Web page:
Re: It's not a joke. Really, I'm serious.

From: Bradley A. Slutsky <bslutsky[_at_]atlanta.com>
Date: Thu, 12 Sep 1996 10:37:47 +0000

On Tue, 10 Sep 1996, Island Multimedia <imm[_at_]islandmm.com> wrote:
>

<snip>
> Seriously, can a joke fall under copyright?

Yes. See the case in which we represented Jeff Foxworthy: 879 F. Supp. 1200, particularly pages 1217-1219.

> Say I heard this joke and recreated it here, using my own unique
> choice of words and phrases. The original theme is not mine. Can
> I copyright this joke? Is there any precedent in a situation like
> this?

"[T]wo entertainers can tell the same joke, but neither entertainer can use the other's combination of words. ... Plaintiff clearly established at the hearing that all of the jokes copied by the defendants were not only his own ideas, but his own expression. ...  [D]efendants clearly copied that expression verbatim. Accordingly, plaintiff has shown a likelihood of success on the merits of his copyright claim." _Foxworthy v. Custom Tees, Inc._, 879 F. Supp. 1200, 1219 (N.D. Ga. 1995).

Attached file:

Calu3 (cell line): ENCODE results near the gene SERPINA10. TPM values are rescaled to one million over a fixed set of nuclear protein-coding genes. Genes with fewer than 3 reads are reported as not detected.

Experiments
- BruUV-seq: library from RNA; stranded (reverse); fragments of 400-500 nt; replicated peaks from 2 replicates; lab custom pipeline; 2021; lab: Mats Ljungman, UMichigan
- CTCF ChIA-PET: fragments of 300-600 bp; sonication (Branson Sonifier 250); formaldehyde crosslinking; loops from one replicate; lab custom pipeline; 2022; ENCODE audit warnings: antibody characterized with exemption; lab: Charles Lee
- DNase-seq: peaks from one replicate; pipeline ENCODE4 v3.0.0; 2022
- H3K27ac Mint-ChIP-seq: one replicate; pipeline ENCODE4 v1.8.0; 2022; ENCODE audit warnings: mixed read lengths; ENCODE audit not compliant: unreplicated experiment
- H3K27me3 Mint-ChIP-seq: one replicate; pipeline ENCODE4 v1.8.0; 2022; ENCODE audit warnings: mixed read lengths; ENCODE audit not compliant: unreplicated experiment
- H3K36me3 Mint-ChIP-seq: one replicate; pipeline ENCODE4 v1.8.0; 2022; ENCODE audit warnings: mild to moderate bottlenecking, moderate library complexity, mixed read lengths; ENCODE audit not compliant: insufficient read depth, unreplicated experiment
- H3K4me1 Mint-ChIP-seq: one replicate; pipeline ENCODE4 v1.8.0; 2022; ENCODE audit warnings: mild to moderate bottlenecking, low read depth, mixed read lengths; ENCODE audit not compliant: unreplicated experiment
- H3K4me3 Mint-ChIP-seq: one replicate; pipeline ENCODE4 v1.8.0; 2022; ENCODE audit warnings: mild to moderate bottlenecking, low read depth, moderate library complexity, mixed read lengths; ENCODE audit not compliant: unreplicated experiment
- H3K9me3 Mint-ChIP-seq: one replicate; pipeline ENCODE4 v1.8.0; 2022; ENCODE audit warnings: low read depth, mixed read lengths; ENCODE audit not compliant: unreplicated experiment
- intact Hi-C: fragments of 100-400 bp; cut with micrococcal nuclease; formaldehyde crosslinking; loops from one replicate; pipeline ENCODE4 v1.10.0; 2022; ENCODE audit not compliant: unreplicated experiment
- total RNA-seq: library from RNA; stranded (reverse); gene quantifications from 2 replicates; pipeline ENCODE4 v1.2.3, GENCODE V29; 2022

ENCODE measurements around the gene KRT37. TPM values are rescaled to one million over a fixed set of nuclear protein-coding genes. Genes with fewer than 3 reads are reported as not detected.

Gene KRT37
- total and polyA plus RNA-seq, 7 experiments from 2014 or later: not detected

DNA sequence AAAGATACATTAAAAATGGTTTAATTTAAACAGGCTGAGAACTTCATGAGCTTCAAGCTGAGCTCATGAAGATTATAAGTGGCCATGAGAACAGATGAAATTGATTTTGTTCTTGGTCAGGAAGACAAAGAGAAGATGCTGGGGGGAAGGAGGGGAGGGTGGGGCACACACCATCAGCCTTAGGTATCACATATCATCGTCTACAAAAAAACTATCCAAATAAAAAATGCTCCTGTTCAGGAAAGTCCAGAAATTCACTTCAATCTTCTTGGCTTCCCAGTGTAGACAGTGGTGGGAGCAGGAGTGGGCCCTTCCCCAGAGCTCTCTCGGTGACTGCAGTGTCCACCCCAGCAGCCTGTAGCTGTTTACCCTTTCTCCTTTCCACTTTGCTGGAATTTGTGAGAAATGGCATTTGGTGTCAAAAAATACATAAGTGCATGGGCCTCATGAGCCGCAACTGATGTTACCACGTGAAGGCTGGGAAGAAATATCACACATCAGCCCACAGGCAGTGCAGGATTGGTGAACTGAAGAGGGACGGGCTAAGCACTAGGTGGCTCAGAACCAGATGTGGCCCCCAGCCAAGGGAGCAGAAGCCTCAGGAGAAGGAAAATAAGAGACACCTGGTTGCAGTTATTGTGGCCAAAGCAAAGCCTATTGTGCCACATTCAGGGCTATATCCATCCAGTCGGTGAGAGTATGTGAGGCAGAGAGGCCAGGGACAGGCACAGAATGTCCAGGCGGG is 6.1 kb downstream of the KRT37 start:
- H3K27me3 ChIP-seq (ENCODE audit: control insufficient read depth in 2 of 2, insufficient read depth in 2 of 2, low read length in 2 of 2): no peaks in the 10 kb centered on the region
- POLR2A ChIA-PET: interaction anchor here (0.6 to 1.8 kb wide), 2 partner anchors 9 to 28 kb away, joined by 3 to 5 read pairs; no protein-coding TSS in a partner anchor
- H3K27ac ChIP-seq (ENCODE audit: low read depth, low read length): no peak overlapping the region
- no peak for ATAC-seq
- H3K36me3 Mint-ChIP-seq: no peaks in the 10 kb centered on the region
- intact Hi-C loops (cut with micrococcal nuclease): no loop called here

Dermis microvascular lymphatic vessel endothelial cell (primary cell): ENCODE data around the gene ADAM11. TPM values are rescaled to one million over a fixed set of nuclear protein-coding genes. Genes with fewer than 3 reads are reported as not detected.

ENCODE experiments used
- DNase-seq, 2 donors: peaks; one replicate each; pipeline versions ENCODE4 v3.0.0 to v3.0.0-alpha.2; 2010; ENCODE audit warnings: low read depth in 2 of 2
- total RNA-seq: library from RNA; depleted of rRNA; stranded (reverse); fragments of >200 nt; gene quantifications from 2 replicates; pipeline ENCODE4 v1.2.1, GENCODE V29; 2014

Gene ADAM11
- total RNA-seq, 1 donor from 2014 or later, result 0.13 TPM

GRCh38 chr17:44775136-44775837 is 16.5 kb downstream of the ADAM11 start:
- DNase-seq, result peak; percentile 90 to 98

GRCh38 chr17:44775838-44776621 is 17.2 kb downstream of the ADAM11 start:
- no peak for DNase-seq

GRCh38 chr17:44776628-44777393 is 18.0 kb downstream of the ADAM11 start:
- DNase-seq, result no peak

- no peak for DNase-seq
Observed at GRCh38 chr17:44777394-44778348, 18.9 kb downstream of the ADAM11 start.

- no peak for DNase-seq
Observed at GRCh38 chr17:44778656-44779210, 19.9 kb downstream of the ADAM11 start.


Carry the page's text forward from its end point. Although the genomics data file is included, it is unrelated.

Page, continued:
> P.S. Sorry if its an old joke. I've been out of the country for
> four years.

Back in law school, they used to tell that joke about law firms. Instead of a software demo, the good version of hell was portrayed as law firms' summer programs.



Bradley A. Slutsky*Atlanta, Georgia, USA*bslutsky[_at_]atlanta.com

Copyright 1996 by Brad Slutsky--all rights reserved. This mail message is NOT legal advice. I do not purport to speak for my employer or any of its clients. I may not even be expressing my own views. Nothing in this mail message shall be construed as a solicitation of any kind or as binding on myself, my employer, or any of its clients. Include this disclaimer in any fair use of this mail message.


Received on Thu Sep 12 1996 - 14:41:43 GMT

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